If Cannonball had heard this CD, I think he would have chuckled and said, "Very hip!
--ROY MCCURDY, drummer
There is a vigor, a charge, a warmth to Luther Hughes' Cannonball-Coltrane band, an ensemble inspired by the rightly revered "Cannonball Adderley Quintet in Chicago" Mercury album. That LP was recorded in the Windy City in 1959 by Miles Davis' band of the period minus Miles: Cannonball Adderley, John Coltrane, Wynton Kelly, Paul Chambers, and Jimmy Cobb. There's good reason why the music those eventual masters played then, and the disarmingly simple concept they employed, ages so well: jazz with melodic heft underpinned by an undulating swing feeling never gets old. This CD is of like mind: tunes that are both fun and engaging to listen to offered with gusto and heart by artists who, by their verve and intent, bring this music to life, make it absolutely now. What's not contemporary about riding the wave of a beat, feeling the curve of a melody? The top rate Luther Hughes, Tom Ranier, Paul Kreibich, Bruce Babad, Glenn Cashman, Ed Czach, and Tony Poingsett all swing so hard you can't help but dance somehow. Now that's something worth checking out.
--ZAN STEWART, writer, The Star-Ledger of Newark, Downbeat and Stereophile
I knew Cannonball and Trane, and I think they would have taken this music--which has such a good vibe and played by such great players--as a compliment.
--RED HOLLOWAY, tenor sax
We got a chance to give a pre-release spin to the much-anticipated new disc from bassist Luther Hughes, "The Cannonball-Coltrane Project," which re-calls the collaborations of saxophone giants Cannonball Adderley and John Coltrane. The disc is out in January and the combo will be at the Performing Arts Center Jazz Club the same month. Keep an eye out for this one, but only if you like completely unfettered, acoustic jazz anchored by two burning saxists, Glenn Cashman and Bruce Babad.
--STEVE EDDY, jazz critic, Orange County Register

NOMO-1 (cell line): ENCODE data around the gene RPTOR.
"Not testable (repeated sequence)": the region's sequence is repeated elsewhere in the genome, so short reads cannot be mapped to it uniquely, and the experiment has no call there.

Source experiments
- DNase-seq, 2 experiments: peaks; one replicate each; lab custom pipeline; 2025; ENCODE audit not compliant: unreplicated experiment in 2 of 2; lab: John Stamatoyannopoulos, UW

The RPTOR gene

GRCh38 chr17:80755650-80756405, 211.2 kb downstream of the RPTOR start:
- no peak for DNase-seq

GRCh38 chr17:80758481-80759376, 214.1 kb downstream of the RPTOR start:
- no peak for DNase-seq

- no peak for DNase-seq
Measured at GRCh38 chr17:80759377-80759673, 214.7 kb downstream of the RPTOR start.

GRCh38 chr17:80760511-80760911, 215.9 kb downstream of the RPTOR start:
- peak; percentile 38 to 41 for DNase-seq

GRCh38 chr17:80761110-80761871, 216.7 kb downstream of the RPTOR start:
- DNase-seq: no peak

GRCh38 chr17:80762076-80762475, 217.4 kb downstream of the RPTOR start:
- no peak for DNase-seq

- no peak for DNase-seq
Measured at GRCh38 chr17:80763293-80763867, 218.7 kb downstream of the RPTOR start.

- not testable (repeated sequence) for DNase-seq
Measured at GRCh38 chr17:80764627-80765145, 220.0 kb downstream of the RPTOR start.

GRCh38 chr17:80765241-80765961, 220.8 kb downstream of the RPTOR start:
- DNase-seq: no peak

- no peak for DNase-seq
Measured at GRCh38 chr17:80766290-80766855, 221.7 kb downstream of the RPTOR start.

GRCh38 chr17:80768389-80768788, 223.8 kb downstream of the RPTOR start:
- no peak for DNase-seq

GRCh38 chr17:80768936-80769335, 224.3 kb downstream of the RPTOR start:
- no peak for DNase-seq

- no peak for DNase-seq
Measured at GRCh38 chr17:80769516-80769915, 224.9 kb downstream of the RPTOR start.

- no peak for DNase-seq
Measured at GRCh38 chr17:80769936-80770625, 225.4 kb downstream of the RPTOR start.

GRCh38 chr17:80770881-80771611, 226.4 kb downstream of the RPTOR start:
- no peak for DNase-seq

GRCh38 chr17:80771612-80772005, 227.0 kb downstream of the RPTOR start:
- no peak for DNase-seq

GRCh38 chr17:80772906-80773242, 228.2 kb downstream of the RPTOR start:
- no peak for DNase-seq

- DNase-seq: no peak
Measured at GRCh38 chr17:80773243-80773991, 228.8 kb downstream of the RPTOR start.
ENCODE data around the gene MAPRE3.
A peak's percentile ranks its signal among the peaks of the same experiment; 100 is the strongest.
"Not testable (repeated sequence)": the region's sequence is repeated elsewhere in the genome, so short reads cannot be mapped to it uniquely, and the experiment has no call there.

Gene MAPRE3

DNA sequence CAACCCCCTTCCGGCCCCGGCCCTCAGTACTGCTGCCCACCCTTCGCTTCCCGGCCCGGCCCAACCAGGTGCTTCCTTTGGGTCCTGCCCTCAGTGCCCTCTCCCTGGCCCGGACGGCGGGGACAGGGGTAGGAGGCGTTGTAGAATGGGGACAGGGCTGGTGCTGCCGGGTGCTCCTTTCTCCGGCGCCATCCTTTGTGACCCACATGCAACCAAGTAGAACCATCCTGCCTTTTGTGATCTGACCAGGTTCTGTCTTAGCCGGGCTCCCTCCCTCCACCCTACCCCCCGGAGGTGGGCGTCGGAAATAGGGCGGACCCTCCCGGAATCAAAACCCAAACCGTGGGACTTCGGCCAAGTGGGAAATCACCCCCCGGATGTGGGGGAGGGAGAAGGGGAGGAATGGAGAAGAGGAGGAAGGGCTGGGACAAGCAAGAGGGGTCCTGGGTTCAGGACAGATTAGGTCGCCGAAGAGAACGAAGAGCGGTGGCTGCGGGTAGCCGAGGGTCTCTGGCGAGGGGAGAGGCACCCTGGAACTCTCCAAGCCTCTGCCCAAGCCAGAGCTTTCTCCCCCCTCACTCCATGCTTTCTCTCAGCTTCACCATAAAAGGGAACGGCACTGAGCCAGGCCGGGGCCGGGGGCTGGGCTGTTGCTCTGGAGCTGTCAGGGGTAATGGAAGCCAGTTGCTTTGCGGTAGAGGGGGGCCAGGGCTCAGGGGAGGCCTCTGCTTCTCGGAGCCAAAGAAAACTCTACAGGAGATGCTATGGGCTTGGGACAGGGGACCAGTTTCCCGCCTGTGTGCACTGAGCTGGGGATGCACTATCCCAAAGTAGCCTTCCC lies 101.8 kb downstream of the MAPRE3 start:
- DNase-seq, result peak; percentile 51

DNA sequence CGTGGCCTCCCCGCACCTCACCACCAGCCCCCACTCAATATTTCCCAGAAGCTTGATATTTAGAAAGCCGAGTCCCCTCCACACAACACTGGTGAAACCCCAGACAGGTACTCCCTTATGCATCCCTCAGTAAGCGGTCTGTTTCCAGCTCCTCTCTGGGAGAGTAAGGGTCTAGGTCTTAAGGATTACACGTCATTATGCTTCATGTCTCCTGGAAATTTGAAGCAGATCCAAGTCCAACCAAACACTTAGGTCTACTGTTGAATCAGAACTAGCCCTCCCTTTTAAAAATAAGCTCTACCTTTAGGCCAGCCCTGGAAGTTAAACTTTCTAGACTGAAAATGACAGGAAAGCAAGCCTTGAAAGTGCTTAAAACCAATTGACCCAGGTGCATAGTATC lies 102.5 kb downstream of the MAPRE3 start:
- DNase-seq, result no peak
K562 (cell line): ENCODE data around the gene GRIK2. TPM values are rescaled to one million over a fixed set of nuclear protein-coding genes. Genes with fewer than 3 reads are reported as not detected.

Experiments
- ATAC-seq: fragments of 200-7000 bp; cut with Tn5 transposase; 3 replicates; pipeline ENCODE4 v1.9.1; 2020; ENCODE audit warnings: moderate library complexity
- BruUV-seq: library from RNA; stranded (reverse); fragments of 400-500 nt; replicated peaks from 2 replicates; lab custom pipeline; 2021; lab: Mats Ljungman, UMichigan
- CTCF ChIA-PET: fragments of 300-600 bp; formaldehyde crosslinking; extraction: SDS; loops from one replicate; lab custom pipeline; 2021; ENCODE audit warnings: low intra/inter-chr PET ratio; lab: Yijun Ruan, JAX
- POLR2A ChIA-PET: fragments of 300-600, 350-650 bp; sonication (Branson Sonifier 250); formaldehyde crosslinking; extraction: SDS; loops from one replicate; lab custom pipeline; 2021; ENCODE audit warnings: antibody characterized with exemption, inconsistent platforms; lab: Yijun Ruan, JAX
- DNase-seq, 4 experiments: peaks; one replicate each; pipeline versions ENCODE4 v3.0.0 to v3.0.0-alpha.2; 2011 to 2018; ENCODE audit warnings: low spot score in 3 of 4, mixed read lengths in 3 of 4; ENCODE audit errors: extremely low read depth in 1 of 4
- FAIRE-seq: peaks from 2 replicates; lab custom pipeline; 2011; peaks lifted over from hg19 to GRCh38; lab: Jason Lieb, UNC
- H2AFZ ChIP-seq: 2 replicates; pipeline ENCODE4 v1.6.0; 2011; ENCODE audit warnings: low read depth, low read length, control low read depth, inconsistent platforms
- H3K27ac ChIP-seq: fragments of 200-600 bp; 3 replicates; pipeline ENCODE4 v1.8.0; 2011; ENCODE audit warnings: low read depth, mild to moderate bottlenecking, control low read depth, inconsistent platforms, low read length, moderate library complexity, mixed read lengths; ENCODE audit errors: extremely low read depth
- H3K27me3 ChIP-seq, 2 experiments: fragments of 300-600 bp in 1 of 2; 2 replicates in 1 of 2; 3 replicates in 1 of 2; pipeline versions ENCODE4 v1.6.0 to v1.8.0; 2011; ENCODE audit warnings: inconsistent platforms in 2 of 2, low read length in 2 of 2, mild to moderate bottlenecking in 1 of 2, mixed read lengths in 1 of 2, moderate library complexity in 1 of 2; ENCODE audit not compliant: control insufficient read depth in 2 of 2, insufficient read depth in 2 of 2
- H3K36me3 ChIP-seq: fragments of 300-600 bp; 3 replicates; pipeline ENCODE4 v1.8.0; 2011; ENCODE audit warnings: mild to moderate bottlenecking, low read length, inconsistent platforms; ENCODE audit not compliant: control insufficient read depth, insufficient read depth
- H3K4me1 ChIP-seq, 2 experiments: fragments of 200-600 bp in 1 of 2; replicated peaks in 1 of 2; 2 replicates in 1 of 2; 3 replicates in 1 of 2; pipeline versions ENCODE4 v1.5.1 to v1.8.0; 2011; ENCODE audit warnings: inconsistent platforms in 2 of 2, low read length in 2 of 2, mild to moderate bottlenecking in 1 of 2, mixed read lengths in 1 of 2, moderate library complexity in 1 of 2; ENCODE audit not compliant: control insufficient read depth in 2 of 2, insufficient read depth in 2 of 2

A worthy and honest tribute. I like it!
--HORACE SILVER, pianist & composer
The Cannonball-Coltrane Project jumps right out of the gate, avoiding the warhorses and instead dusting off some almost forgotten gems. Bruce and Glenn succeed in paying tribute to their inspirations, evoking without mimicking or copying. And Bruce's "The Old Ball and Trane" wins the Hippest Title of the Year award! This is tough, straight-ahead bebop; it is also extremely listenable (i.e., radio friendly). Every track is playable, which should make for a high spin count (as the promotes say) at even the most conservative jazz stations. Okay, Limehouse swings pretty hard; but even it should get past the Bebop Police that are in charge everywhere now.
--KEN BORGERS, radio broadcaster, KCLU FM 88.3
O's Notes: The foundation for this project is the 1959 album featuring Trane and Cannonball. But it is much more than a copy. These guys are a swinging band that used the historical recording and subsequent music from the aforementioned legends as an inspiration. The session includes a little bit of bossa nova on "Partido Mar Vista," some blues with hints of gospel on "Julian" featuring Bruce Babad on alto sax and a ballad, "Trane Remembered," featuring Glenn Cashman on tenor sax. The sole remake from the album is a cooker, "Limehouse Blues," but they also play a nice arrangement of Trane's "Impressions." Hughes (b) does an excellent job leading the crew. This is a winner!
--D. OSCAR GROOMES, O'S Place Jazz Newsletter, Naperville, Ill.